“Those things all came together, and we decided we were really going to pursue this,” Capp said.

The case expands

The case originally focused on the murders of Joe Walsh and Gonzalo Diaz, leaders of the rival Latin Dragons. The two were gunned down as they were leaving a party at the former Sopranos Lounge in early 2007. Capp’s office claimed Highland resident Alexander Vargas orchestrated the killings in revenge for the shooting death of his brother a year before.

As defendants started pleading guilty, the case kept growing until it encompassed 23 people, most of whom were from Illinois including two Chicago Police Department officers, Antonio Martinez Jr. and Alex Guerrero.

Crimes charged as part of the conspiracy ranged as far back as 1990 and included murders, attempted murders, kidnappings, burglaries and the trafficking of thousands of pounds of cocaine and marijuana.

All the arrested defendants but Martin Anaya, who was convicted after going to trial, eventually pleaded guilty. All but one defendant, Sergio Robles, have been sentenced. It is unclear when he will be sentenced

Some of the defendants have filed appeals, which are still working their way through the system.

Working with Chicago

The U.S. attorney said he considers the racketeering case a success, one that his office has already replicated. In November 2011, about a year-and-a-half after they first announced the Latin Kings case, the office announced a new racketeering case against the Imperial Gangsters in East Chicago. Of 24 defendants, all but one have already pleaded guilty. The remaining defendant, Juan Briseno, is awaiting a federal trial on numerous counts including 12 dealing with six homicides. Capp’s office has said they will seek the death penalty against him if he is convicted.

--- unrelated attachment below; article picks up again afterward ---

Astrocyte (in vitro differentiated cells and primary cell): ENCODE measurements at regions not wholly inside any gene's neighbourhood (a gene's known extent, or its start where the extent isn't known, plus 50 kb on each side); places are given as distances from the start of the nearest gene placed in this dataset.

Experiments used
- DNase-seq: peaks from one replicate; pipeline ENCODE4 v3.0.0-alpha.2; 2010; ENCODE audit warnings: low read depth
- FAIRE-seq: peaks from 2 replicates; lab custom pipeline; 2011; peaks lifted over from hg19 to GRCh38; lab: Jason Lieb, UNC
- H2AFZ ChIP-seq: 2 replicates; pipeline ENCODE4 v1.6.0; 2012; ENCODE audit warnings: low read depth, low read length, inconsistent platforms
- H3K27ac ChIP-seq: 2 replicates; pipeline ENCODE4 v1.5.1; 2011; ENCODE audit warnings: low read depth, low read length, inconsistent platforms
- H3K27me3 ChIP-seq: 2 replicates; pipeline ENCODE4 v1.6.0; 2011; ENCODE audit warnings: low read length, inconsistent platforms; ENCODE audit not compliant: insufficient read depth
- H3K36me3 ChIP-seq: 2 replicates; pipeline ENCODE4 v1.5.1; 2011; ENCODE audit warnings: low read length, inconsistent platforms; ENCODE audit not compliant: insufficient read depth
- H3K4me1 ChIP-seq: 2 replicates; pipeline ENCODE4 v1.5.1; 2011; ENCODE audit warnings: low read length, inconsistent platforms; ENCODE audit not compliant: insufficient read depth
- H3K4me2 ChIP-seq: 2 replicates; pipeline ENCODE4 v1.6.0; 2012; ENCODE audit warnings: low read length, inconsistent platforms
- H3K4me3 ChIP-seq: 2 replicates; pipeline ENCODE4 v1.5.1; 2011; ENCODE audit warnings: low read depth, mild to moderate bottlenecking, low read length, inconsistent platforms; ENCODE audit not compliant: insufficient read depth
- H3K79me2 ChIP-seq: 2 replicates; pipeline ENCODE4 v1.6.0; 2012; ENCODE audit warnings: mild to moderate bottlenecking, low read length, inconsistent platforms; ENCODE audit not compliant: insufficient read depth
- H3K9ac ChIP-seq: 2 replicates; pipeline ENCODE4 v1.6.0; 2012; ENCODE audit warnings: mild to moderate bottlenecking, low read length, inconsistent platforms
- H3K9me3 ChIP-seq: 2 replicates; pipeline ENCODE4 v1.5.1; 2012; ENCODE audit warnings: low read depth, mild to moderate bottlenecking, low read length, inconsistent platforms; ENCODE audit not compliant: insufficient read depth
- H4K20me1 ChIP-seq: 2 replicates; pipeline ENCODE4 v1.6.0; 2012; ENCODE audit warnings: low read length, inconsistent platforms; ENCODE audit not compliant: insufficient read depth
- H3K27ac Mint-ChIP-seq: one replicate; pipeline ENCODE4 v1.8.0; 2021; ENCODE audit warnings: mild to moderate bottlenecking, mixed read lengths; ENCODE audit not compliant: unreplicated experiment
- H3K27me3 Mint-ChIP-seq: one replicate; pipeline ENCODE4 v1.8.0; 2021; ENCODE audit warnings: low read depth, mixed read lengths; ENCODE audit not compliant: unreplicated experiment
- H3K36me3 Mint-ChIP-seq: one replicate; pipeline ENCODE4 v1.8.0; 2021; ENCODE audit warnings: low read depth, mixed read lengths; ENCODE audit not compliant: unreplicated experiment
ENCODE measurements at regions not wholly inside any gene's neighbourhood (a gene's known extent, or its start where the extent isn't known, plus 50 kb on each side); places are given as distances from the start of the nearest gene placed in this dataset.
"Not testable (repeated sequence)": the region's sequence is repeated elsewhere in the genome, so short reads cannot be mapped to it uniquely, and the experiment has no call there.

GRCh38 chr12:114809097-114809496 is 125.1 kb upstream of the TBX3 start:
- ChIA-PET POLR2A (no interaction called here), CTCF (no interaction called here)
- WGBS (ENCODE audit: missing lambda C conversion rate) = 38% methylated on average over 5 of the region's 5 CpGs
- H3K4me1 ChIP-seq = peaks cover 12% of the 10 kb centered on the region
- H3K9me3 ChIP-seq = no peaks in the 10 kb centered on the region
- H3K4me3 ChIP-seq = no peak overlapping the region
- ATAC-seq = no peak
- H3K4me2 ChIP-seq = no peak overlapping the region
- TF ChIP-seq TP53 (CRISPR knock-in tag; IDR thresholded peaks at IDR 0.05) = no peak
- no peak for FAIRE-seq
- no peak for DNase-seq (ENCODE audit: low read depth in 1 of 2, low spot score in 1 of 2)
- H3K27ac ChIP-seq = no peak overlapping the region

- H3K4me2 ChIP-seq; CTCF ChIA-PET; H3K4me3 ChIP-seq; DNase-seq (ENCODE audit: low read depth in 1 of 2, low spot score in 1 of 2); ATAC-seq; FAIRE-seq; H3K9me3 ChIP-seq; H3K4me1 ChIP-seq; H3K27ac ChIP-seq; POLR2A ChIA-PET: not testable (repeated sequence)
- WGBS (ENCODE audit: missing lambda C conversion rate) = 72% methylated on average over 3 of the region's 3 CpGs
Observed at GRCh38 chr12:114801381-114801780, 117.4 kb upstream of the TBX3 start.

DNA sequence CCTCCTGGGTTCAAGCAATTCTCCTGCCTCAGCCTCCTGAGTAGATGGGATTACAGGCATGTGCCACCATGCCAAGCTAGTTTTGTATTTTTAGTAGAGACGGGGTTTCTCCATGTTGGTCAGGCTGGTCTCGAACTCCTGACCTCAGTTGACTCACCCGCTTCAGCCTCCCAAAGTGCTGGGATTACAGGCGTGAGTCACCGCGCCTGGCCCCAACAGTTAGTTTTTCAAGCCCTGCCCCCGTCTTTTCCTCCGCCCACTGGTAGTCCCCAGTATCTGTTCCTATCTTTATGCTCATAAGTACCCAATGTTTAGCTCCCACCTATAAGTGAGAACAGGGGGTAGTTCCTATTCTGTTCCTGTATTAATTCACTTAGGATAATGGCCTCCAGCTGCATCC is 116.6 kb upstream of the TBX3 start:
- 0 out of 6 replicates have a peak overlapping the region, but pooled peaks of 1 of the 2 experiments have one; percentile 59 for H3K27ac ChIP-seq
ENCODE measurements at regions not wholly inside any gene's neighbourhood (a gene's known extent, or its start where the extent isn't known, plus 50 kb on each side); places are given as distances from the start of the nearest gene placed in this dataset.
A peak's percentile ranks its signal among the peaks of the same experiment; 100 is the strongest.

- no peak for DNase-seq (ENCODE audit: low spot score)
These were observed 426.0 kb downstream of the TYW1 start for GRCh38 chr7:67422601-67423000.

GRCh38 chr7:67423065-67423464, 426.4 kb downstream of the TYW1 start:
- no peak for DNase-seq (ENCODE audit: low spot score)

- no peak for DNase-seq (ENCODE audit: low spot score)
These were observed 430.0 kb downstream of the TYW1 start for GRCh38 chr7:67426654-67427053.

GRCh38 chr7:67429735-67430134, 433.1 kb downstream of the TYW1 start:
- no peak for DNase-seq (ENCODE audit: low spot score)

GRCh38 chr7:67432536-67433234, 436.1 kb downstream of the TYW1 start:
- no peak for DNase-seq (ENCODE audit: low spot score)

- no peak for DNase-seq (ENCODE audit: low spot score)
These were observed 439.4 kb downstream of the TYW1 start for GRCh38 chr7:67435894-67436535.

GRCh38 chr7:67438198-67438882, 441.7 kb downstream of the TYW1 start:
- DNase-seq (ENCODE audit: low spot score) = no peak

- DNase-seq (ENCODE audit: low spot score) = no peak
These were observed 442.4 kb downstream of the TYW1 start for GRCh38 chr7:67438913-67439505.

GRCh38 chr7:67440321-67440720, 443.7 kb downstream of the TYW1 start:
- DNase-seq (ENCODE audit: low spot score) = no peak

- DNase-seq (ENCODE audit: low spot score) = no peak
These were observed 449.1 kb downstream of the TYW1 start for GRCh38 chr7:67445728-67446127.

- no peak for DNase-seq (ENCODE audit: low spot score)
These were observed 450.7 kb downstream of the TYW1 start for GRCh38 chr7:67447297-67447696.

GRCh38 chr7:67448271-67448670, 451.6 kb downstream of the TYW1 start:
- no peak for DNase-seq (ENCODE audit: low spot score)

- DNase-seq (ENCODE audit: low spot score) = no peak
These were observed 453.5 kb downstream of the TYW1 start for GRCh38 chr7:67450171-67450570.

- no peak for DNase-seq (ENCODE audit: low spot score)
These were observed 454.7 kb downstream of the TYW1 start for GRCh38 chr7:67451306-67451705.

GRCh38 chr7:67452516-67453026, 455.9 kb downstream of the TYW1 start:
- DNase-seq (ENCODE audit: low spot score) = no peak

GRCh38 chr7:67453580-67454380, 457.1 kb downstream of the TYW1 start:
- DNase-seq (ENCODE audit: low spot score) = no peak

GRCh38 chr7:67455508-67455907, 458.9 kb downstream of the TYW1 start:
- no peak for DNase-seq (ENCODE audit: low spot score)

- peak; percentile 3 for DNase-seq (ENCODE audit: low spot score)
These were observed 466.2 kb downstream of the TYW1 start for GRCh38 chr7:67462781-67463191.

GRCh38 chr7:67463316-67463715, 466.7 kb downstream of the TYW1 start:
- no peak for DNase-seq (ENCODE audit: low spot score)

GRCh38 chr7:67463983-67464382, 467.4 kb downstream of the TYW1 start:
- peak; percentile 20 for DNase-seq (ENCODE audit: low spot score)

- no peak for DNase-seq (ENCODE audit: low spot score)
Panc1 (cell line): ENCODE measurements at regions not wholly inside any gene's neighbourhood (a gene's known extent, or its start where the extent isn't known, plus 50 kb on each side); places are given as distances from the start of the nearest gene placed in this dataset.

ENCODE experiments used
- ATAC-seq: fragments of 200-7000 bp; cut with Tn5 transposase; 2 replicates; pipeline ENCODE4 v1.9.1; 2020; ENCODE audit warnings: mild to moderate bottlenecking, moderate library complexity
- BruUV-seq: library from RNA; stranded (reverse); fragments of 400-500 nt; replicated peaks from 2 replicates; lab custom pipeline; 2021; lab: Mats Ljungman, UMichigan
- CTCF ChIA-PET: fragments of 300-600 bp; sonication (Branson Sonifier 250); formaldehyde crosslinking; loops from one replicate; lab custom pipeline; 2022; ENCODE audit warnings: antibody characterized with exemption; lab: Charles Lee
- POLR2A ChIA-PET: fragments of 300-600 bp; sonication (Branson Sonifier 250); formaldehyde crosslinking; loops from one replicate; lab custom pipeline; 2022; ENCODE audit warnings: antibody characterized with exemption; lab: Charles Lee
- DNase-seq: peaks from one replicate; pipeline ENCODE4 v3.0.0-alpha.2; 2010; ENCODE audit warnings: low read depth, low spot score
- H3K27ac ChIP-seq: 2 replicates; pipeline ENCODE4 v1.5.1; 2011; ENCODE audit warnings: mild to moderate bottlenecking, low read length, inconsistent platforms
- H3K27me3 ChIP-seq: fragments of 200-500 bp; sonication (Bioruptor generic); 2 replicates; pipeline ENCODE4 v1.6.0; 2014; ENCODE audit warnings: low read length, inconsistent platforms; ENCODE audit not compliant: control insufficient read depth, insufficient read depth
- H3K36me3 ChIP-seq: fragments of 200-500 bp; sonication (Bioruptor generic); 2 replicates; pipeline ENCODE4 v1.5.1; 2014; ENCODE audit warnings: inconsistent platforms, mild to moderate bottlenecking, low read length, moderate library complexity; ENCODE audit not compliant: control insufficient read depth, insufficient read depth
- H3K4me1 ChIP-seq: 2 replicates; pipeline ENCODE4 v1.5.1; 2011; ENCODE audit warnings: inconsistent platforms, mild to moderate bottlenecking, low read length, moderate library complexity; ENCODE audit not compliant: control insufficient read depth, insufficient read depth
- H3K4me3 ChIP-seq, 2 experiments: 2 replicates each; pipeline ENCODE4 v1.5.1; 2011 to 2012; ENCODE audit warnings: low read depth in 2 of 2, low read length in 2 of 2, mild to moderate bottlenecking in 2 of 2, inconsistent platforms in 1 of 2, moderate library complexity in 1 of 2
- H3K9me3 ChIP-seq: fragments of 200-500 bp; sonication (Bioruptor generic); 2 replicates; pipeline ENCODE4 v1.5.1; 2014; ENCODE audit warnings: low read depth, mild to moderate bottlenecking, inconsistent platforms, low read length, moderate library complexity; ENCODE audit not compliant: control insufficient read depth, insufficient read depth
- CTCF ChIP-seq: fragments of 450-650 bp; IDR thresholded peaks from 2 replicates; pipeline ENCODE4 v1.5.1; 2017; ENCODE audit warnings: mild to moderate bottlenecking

A third racketeering case, although smaller, was announced last fall against three members and an associate of the Two Six street gang for a homicide that took place more than a decade ago in East Chicago.

Capp said that similar cases in the future are likely, with Nozick essentially dedicated to them.

“We are going to continue to use this model to go after other criminal groups,” he said.

Future cases might not be exactly the same as those already charged, though. Nozick said he didn’t know whether the office will continue to receive help from the DOJ as they did with Cooley. They also have the benefit of the new Crime Gun Analysis Center, operated by the ATF, in Chicago. The goal of the lab is to get all police departments in the Chicago metropolitan region — including those in Northwest Indiana — to start handling gun evidence the same way and to then send it to the lab.

“We’ve got to start doing more on connecting the dots on gun evidence,” Capp said.

The idea is that the lab will be able to see if a gun used during a crime in Gary was used in any other previous crimes, he said.

Nozick added that although the technology to look for these connections has existed for some time, the lab helps to gather it in one place and to also make certain that all police departments are following the same protocol.

“You’re only as good as the data,” he said.